Rock and Roll Hall of Shame Part Two


There are some bands and artists whom I personally believe should be inducted into the Rock and Roll Hall of Fame. Some of these groups have been nominated more than once, but none have been inducted. Which is rather strange since the Rock and Roll Hall of Fame has inducted other genres, which have nothing to do in relation to rock and roll music, but has excluded these rock and roll bands.

Deep Purple
I had to do some digging myself and was unbelievably shocked when I discovered that Deep Purple was not inducted into the Hall of Fame. This is the band that made “Smoke on the Water.” Deep Purple was a major pioneer in the Hard Rock movement. They had the reputation of great performers, great musicianship, and the hit albums that their contemporaries did. Unfortunately, Deep Purple had several lineup changes throughout their existence, making that the only actual “set back” for them to exclude them from the inductions that their peers have experienced. “Smoke on the Water” tells the story of a fan shooting a flare gun during a 1971 Frank Zappa show at the Casino in Montreux, Switzerland, setting the venue ablaze. “Smoke on the Water” also includes one of the most famous guitar riffs of all time.
Steppenwolf’s induction is beyond overdue. Steppenwolf was the band that made songs that defined a generation and were the soundtrack to Easy Rider, a movie which also defined a generation and properly demonstrated what many young people were feeling in late 1960s America. I cannot think of one reason why Steppenwolf is not in the Rock and Roll Hall of Fame. Everyone should be familiar with Steppenwolf’s hit song “Born to be Wild.” If you aren’t, I highly suggest you give it a listen and familiarize yourself with a song that has been severely overplayed for the past 50 years. “Born to be Wild” also made history by featuring the words “heavy metal” in a musical composition, giving Steppenwolf the main credit of coining the term heavy metal in its current use. Steppenwolf also had its share of songs, which showed both sides of the drug culture of the 1960s, with songs such as “Magic Carpet Ride” and “The Pusher.”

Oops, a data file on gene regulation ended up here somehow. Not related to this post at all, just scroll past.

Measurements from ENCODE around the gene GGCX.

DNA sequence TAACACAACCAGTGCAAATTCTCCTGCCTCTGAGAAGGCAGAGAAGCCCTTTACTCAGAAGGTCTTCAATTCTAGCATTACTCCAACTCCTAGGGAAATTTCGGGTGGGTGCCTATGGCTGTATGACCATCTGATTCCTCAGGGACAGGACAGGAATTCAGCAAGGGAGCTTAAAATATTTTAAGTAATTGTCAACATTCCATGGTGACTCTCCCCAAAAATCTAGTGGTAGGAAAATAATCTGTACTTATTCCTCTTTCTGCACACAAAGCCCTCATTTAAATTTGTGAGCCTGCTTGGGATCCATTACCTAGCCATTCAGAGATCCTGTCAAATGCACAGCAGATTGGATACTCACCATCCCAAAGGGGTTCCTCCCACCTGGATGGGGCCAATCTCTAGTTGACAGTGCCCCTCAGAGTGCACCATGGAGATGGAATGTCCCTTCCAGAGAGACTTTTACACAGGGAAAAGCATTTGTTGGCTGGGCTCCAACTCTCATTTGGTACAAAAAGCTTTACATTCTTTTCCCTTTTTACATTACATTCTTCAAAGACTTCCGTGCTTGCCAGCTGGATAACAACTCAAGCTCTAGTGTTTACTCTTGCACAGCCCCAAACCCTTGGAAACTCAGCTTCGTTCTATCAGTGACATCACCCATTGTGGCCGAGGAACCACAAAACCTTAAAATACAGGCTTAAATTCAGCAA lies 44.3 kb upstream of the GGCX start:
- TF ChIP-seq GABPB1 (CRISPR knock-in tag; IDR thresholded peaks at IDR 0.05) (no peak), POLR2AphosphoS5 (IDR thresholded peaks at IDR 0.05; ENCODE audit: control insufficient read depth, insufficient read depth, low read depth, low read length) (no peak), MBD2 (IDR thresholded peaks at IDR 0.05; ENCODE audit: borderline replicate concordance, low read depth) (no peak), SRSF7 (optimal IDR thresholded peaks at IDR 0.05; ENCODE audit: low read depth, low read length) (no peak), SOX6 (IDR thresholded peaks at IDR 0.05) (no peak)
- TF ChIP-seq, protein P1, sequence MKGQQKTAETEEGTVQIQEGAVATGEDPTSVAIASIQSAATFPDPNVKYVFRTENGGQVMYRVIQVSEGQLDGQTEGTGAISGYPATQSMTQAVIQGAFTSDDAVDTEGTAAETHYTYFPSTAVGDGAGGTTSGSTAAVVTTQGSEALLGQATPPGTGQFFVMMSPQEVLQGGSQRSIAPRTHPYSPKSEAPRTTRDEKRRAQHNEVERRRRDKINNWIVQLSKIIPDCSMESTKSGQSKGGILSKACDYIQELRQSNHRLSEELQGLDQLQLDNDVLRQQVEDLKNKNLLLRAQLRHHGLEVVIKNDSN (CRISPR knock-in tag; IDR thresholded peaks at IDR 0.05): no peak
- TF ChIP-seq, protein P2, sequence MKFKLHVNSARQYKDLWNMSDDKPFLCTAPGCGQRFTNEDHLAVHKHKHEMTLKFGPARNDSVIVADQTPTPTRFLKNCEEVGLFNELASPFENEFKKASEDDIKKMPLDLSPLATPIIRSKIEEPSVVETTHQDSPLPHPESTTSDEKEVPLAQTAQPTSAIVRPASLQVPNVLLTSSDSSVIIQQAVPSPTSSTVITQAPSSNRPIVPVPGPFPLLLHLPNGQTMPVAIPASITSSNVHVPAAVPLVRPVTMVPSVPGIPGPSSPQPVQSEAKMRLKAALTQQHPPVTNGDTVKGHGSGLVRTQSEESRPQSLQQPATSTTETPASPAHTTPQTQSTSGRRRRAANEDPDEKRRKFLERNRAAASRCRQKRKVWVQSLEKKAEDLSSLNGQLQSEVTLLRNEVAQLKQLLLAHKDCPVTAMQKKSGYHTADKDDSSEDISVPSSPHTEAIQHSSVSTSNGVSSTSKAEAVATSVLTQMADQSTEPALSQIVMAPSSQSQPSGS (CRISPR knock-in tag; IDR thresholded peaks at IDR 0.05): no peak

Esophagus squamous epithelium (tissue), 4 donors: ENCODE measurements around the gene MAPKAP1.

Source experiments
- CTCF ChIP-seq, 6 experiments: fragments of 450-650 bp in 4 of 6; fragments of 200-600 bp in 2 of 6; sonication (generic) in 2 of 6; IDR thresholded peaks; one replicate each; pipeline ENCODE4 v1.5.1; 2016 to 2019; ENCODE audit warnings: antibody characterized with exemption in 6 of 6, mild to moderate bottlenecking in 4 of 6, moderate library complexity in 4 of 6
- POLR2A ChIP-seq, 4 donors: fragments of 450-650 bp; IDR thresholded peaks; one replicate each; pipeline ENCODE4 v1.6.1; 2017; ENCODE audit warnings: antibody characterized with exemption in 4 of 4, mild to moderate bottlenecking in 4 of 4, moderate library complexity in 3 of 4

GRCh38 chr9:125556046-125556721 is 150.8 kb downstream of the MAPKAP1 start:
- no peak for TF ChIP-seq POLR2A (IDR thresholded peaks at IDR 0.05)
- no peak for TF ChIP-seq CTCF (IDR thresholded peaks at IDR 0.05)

Warren Zevon
Warren Zevon is a folk rock artist. His music was full of sarcasm, and you can hear it in his voice. Although he is often remembered as a one hit wonder with his song “Werewolves of London,” his lyrics and music far surpass the “one hit wonder” title. Jackson Browne, Tom Petty, and Bruce Springsteen have called him one of the greatest songwriters. Warren Zevon never stopped making music, even while literally dying and in severe pain from terminal cancer. His last album was The Wind; it was released two weeks before he died.
I actually just saw Joan Jett, one of the newest members of the Rock and Roll Hall of Fame. She opened for The Who concert I recently saw. Perhaps I will write an article about that experience one day.